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Bellamy sees improvements for children in DPRK

UN Efforts Are Working, She Says, But Major Challenges Remain

SEOUL, 17 March 2004 – Despite international isolation and a political impasse with the West, efforts to save and improve the lives of North Korean children are working, the head of UNICEF said today, citing vastly improved immunization rates and better systems for finding and treating cases of severe malnutrition.

But despite the positive results, UNICEF Executive Director Carol Bellamy said social service infrastructure in the country is in a severe state of decline and poses serious challenges to the future of Korean children.

Speaking here following a three-day visit to the Democratic People’s Republic of Korea, Bellamy said she saw marked improvement in the situation of children since her last visit to North Korea in 1997.

“With the cooperation of the government of DPRK, our efforts for children are working,” Bellamy said.  “Close to 80 per cent of children are being vaccinated, up from 35 per cent. Some 60,000 malnourished children are receiving therapeutic feeding, and we’re working to ensure more communities get clean water.  All these efforts are the result of a growing partnership between the government and aid agencies – the kind of partnership many thought could not work here.” 

But Bellamy warned that despite the successes major difficulties remain.  “We have seen improvement, and that’s encouraging. But this nation faces enormous challenges, and children remain extremely vulnerable to malnutrition, illness, and deaths that are entirely preventable.”

She said intractable problems with electrical power generation are hurting water service, hospital care, and industrial output – in turn affecting individual health and family purchasing power.  “What we’ve learned over the past eight years is that this government is open to outside help, works hard to bring about positive change, and cares about its children,” Bellamy said.  “But we’ve also learned that the problems to be confronted are growing, not diminishing.”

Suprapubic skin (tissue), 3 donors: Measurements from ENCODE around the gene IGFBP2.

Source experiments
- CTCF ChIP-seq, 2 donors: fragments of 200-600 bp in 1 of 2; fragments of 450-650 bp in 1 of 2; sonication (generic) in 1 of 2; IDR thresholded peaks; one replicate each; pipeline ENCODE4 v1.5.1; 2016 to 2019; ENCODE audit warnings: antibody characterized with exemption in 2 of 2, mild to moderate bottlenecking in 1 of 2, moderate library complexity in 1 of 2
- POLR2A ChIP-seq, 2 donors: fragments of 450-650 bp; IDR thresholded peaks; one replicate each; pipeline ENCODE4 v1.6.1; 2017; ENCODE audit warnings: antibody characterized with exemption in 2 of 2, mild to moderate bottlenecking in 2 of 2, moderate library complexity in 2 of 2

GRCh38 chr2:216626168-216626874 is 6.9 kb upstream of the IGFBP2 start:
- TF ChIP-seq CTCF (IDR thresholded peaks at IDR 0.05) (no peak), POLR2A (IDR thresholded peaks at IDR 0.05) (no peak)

“The humanitarian crisis in the North may have been triggered by natural disasters in the mid-90s,” Bellamy added, “but it is now sustained by structural issues.  Global economic change, outdated infrastructure, and inadequate government revenue are factors in a different kind of crisis that cannot be solved through emergency relief alone.” 

Over three days, Bellamy visited a WFP and UNICEF-supported factory that produces therapeutic food for malnourished children; a hospital where essential drugs provided by UNICEF are treating respiratory illness in children; a UNICEF-designed water project in a remote town that is supplying clean water without the need for treatment or pumping stations; and a school that – like thousands across the country – received learning supplies from UNICEF at the height of DPRK’s crisis. 

Bellamy, who met with the President of the People’s Assembly, Mr. Kim Yong Nam,  and with several government ministers, said she was impressed by the level of trust DPRK officials have developed with the aid community.  She said government ministries have proved to be open to cooperation and that, once reached, agreements have been implemented in full.  But she noted that lack of access to some parts of the country is an unresolved issue, and she pressed for more openness.

UNICEF recently embarked on a new three-year program with the government, emphasizing nutrition for children, basic health care, improvements in the supply of water, and education. 

Bellamy said universal salt iodization is one of the next milestones for DPRK, greatly improving mental development in children.  She added that the government had agreed not simply to accept learning supplies from UNICEF but to look at the quality of education, as well.

“While there are complex challenges in this country, we’re focusing on getting basic results for children,” she said.  “We’ve already demonstrated that it is possible and, quite honestly, we believe that progress for children is essential to a stronger, more stable Korean peninsula down the road.  Everyone can agree on that.” 

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For further information, please contact:

Alfred Ironside, UNICEF Media, Seoul: (+8216) 9574-4259,
Damien Personnaz, UNICEF Media, Geneva: 41-22-909-5716,
Kate Donovan, UNICEF Media, New York HQ: 212-326-7452,

Video of Ms. Bellamy’s trip to DPRK is available on Reuters and APTN feeds.
Photos, background, and more information at






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